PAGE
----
Posted by Matt at 02:43 PM | Comments (7)

Hybrid Creations of Science

Monday December 5, 2005

Now that the Pharaoh album is done and my weekends are open, Saturday and Sunday feel like an almost endless oasis of free time. I had planned on seeing a concert on Friday night, but, as it turned out, that show was in fact scheduled for Saturday, so Nancy and I went to the movies instead and saw Aeon Flux. This movie is surprisingly good! The previews make it look like Charlie's Angels in the Future or something, and while I was not exactly a die-hard fan of the original cartoon, I always respected Peter Chung's animation and vision, and so I expected to leave the movie furious, as always, at Hollywood. But the movie was fine! Go figure! I was especially impressed with the costumes (and that's something I never thought I'd say in my life.) Whoever was in charge of the clothing did an exemplary job in translating the weird fashion of the cartoon to actual wearable clothing. The story was well crafted, the action was quick, and the special effects were subtle and effective. Who'd have thought?

On saturday, we went to see the aforementioned show, this time with Evan along for the evening. The band was Beatallica, a clever and amusing mash-up of Metallica and the Beatles. While their set was very entertaining, we made some tactical errors that somewhat dampened the fun of the evening. First, I made the rookie mistake of believing the show-time listed on the North Star's website. Second, I didn't adequately research the opening band, Omegalord. This is a band I've known to exist for quite a while, and I'm actually a little surprised that I never saw them before. I assumed (for some reason) that they were Sabbathy doom metal, but this is not exactly an accurate description of their sound. They're more like idiot ass-metal. I feel bad for this band. They're trying hard. They clearly rehearse a lot. They write songs, record albums, and play shows. But they still suck. Their songs are bland, their singer is boring, and their musicianship is nothing to speak of. While they plodded through their interminably long set, I tried to think of a single band that slogged it out for years and years in the underground before finally getting their shit together and turning into a good band on a good record label. I couldn't think of one. As it turns out, most good bands are usually good right away, or at least they show some promise. There's no good band that takes 8 years to find a label. Omegalord just don't have what it takes. They'll continue to labor in the underground, opening for cover bands, playing at dives in New Jersey that no self-respecting band would ever approach, and eventually the guys in the band will give up and Omegalord will simply cease being. I won't miss them.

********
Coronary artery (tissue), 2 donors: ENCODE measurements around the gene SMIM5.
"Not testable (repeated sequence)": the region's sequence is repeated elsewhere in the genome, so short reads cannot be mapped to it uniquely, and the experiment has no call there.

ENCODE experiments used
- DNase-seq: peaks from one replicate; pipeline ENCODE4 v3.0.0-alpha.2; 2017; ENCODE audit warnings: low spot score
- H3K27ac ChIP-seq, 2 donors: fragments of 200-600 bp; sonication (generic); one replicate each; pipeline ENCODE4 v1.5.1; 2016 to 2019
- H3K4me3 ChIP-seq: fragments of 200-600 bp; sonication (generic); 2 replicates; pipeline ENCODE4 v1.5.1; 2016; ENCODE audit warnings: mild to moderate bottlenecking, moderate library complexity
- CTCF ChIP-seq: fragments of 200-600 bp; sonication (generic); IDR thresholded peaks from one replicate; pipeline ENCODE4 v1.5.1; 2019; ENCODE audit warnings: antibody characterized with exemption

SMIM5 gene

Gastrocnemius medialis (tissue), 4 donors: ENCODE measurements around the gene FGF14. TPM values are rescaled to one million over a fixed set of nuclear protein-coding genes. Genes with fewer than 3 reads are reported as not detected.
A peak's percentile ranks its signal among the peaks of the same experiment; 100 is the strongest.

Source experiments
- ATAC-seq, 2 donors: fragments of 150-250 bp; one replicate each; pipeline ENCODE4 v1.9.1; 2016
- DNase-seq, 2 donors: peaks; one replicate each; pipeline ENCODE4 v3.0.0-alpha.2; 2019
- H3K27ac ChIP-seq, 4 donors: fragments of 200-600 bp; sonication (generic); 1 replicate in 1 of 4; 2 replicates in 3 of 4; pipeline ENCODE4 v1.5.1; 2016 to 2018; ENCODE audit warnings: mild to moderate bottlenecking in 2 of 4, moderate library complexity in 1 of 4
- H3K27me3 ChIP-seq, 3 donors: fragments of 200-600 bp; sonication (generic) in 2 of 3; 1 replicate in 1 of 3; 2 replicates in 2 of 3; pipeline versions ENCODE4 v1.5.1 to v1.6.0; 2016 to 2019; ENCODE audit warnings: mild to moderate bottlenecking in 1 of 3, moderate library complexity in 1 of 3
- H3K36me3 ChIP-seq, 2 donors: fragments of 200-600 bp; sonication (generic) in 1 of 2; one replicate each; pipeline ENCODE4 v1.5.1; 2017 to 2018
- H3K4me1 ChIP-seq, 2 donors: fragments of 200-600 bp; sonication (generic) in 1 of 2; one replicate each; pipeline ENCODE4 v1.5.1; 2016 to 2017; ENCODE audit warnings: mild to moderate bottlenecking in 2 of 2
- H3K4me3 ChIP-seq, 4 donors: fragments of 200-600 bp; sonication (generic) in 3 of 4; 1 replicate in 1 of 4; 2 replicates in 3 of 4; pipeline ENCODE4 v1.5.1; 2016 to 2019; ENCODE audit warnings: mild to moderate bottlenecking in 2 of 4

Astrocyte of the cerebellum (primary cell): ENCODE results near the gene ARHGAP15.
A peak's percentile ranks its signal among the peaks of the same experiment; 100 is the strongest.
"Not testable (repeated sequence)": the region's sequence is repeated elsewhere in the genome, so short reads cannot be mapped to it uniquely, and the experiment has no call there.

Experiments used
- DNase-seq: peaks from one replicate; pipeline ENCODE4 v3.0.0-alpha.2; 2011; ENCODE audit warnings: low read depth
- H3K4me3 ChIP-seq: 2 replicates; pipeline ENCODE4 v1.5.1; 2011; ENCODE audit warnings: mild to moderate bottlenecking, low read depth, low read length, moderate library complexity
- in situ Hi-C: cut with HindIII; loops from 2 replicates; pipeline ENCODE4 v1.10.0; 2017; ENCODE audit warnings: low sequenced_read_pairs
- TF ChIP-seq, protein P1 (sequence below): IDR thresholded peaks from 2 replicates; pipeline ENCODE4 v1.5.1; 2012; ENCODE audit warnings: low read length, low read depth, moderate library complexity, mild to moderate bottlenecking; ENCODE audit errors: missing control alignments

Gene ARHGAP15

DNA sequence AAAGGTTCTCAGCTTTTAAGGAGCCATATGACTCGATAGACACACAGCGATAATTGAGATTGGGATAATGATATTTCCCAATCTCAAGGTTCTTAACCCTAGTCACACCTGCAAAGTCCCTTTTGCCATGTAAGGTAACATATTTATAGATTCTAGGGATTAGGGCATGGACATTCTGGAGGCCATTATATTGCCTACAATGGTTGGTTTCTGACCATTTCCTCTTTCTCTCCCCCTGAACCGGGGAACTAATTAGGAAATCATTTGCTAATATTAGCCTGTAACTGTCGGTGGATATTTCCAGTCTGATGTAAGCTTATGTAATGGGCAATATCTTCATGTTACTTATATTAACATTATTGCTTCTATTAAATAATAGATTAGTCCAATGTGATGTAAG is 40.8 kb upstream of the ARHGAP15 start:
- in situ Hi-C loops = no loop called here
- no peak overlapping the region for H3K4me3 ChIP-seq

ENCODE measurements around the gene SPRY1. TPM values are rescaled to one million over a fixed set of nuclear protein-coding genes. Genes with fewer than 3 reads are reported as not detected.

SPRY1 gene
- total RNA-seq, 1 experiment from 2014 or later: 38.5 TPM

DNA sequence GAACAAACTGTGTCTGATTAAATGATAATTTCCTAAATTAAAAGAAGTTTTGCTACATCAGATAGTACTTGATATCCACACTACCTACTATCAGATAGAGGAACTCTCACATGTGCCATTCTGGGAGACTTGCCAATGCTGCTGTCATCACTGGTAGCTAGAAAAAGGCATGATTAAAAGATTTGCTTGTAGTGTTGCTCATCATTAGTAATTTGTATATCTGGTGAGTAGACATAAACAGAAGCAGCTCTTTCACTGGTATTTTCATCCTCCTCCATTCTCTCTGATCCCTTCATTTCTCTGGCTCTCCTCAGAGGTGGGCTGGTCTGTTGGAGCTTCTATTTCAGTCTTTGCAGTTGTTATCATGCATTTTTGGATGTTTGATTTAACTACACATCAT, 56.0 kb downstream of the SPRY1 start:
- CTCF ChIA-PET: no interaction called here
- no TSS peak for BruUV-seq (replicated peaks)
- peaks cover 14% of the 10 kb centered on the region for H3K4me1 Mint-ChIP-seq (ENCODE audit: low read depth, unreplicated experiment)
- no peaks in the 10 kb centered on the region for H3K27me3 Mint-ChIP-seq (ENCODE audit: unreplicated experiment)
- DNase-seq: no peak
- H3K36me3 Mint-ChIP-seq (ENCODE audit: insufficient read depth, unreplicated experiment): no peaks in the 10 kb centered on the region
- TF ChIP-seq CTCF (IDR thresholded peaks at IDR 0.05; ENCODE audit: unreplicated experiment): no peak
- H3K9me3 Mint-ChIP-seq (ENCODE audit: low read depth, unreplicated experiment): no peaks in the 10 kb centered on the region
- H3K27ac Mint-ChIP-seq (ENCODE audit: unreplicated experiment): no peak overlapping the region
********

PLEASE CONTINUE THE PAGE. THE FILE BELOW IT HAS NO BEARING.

As for Beatallica, they were even more fun than I was hoping, largely thanks to guitarist "Kirk Harrison." This guy was an insane ball of energy, and he always had a huge smile on his face, which never fails to impress me. I like it when the band on stage is having fun. If they're not having fun, how the hell could we in the audience possibly have fun? They played most of the songs I could remember from their couple of recordings (including such hits as "Hey Dude," "Sgt. Hetfield's Motorbreath Pub Band," and "Everybody's Got a Ticket to Ride Except for Me and My Lighting") and a few new songs, plus a silly and amusing bass solo. I especially liked that the bass player (Cliff McCartney, I assume) played one of those violin-shaped basses like Paul McCartney did. Funny! For a novelty act, their set was a little long - one hour would have sufficed, so we left before the encore, but overall I'm glad I saw them. It was a late night, and I had a bad case of concert-back when we left, but that's rock and roll, I suppose.

Posted by Matt at 10:22 AM | Comments (9)